What Are Blues Drugs? | The Dangers Of Smoking Blues & M30s
The illegal drug market contains numerous substances that pose a high risk of addiction and overdose. Most of these substances go by various street names. In recent years, many drug dealers have started selling highly dangerous drugs known as “blues” or “M30s.”
What Are Blues Drugs?
Blues or M30s are round, blue pills stamped with “M” on one side and “30” on the other side. They contain illegally manufactured fentanyl.
Fentanyl is a synthetic (human-made) opioid that doctors use to treat severe cancer pain. According to the United States Drug Enforcement Administration (DEA), it’s 50 to 100 times more powerful than morphine.
Like other opioids, fentanyl can make you feel relaxed and euphoric, or “high.” That’s why some people abuse it. It’s often sold on the street under names like “apache,” “China girl,” and “TNT.’
Most people who use blues and M30s don’t realize they are ingesting fentanyl.
That’s because drug dealers try to pass the pills off as Roxicet or oxycodone, a prescription opioid that’s much less deadly than fentanyl. They do this to give buyers a stronger high and cut production costs (as fentanyl is relatively cheap to manufacture).
In the past, most blues were produced in Mexico, China, and India. Recently, though, many U.S. drug traffickers have started producing them as well. This is likely because so many Americans have become addicted to opioids.
Also, since the opioid crisis has led lawmakers to place much tighter restrictions on prescription opioid use, many people find blues more accessible than prescription opioids.
Teens & Social Media
Blues are often sold to teenagers and young adults on social media. In general, young people are more likely to use pills than other types of street drugs because they’re usually cheaper. They also lack strong smells, which helps teenagers hide their drug use from their parents.
Many people who use blues heat them on a piece of tinfoil. This practice produces vapors that can be smoked.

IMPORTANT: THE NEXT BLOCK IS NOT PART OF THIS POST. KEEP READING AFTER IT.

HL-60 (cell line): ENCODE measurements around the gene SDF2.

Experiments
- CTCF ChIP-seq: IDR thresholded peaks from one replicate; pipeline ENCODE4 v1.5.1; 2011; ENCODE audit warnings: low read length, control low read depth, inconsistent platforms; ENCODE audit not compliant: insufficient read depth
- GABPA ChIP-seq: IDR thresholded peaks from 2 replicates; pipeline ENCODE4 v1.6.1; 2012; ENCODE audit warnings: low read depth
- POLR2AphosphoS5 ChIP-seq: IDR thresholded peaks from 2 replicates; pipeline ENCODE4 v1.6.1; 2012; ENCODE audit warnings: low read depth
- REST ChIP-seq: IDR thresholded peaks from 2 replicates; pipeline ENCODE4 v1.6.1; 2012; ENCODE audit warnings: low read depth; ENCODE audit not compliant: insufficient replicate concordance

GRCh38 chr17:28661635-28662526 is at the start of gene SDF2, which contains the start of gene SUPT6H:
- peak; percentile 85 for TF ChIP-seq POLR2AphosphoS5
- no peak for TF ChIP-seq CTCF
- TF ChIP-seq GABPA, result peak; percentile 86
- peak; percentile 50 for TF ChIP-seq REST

The Dangers Of Blues Drugs
People who smoke blues and M30s face a high risk of fentanyl overdose. Even two milligrams of fentanyl (the size of a few grains of sand) can be fatal. The most common symptoms of a fentanyl overdose include:
- nausea and/or vomiting
- pale, clammy skin
- bluish lips and/or fingernails
- slowed or stopped breathing
- slowed or stopped heart rate
- loss of consciousness
If you or someone you know experiences these symptoms, call 911 right away. Also, administer naloxone if you have it. Naloxone is a medication that can quickly reverse the effects of an opioid overdose.
It’s available at most pharmacies under the brand Narcan. Your pharmacist or doctor can teach you how to administer it.
Using blues and M30s can also lead to fentanyl addiction. This serious disease makes you feel unable to stop using fentanyl even if you want to. Other symptoms can include:
- mood swings
- loss of motivation
- loss of interest in activities once enjoyed
- avoidance of friends and family members
- tolerance (needing increasingly larger or more frequent doses of fentanyl to feel the desired effects)
- physical dependence (experiencing withdrawal symptoms, such as anxiety and nausea, when you don’t use fentanyl)
How To Stay Safe From Counterfeit Drugs